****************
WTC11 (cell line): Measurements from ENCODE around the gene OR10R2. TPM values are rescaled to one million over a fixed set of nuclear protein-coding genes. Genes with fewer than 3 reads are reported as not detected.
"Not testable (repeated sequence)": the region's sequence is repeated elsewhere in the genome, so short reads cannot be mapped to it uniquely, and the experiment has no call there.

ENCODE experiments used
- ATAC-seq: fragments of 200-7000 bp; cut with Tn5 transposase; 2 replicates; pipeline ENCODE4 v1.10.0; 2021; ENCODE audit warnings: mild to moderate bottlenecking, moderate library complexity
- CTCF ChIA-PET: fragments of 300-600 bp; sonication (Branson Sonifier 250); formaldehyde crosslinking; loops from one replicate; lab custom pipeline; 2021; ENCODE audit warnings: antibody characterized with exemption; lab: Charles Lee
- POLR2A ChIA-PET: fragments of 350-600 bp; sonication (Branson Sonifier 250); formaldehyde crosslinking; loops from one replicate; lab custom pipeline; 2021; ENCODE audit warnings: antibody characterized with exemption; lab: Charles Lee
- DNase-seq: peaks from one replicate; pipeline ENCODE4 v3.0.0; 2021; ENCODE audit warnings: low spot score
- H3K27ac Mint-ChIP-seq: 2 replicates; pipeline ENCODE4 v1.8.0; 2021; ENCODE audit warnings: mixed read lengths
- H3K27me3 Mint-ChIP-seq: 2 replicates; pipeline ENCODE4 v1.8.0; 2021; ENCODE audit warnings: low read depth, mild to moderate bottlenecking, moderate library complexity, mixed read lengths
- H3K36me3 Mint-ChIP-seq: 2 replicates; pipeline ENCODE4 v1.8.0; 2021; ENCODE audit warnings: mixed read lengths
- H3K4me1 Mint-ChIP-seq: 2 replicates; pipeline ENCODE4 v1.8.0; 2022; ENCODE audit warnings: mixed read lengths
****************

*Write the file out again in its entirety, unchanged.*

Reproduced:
WTC11 (cell line): Measurements from ENCODE around the gene OR10R2. TPM values are rescaled to one million over a fixed set of nuclear protein-coding genes. Genes with fewer than 3 reads are reported as not detected.
"Not testable (repeated sequence)": the region's sequence is repeated elsewhere in the genome, so short reads cannot be mapped to it uniquely, and the experiment has no call there.

ENCODE experiments used
- ATAC-seq: fragments of 200-7000 bp; cut with Tn5 transposase; 2 replicates; pipeline ENCODE4 v1.10.0; 2021; ENCODE audit warnings: mild to moderate bottlenecking, moderate library complexity
- CTCF ChIA-PET: fragments of 300-600 bp; sonication (Branson Sonifier 250); formaldehyde crosslinking; loops from one replicate; lab custom pipeline; 2021; ENCODE audit warnings: antibody characterized with exemption; lab: Charles Lee
- POLR2A ChIA-PET: fragments of 350-600 bp; sonication (Branson Sonifier 250); formaldehyde crosslinking; loops from one replicate; lab custom pipeline; 2021; ENCODE audit warnings: antibody characterized with exemption; lab: Charles Lee
- DNase-seq: peaks from one replicate; pipeline ENCODE4 v3.0.0; 2021; ENCODE audit warnings: low spot score
- H3K27ac Mint-ChIP-seq: 2 replicates; pipeline ENCODE4 v1.8.0; 2021; ENCODE audit warnings: mixed read lengths
- H3K27me3 Mint-ChIP-seq: 2 replicates; pipeline ENCODE4 v1.8.0; 2021; ENCODE audit warnings: low read depth, mild to moderate bottlenecking, moderate library complexity, mixed read lengths
- H3K36me3 Mint-ChIP-seq: 2 replicates; pipeline ENCODE4 v1.8.0; 2021; ENCODE audit warnings: mixed read lengths
- H3K4me1 Mint-ChIP-seq: 2 replicates; pipeline ENCODE4 v1.8.0; 2022; ENCODE audit warnings: mixed read lengths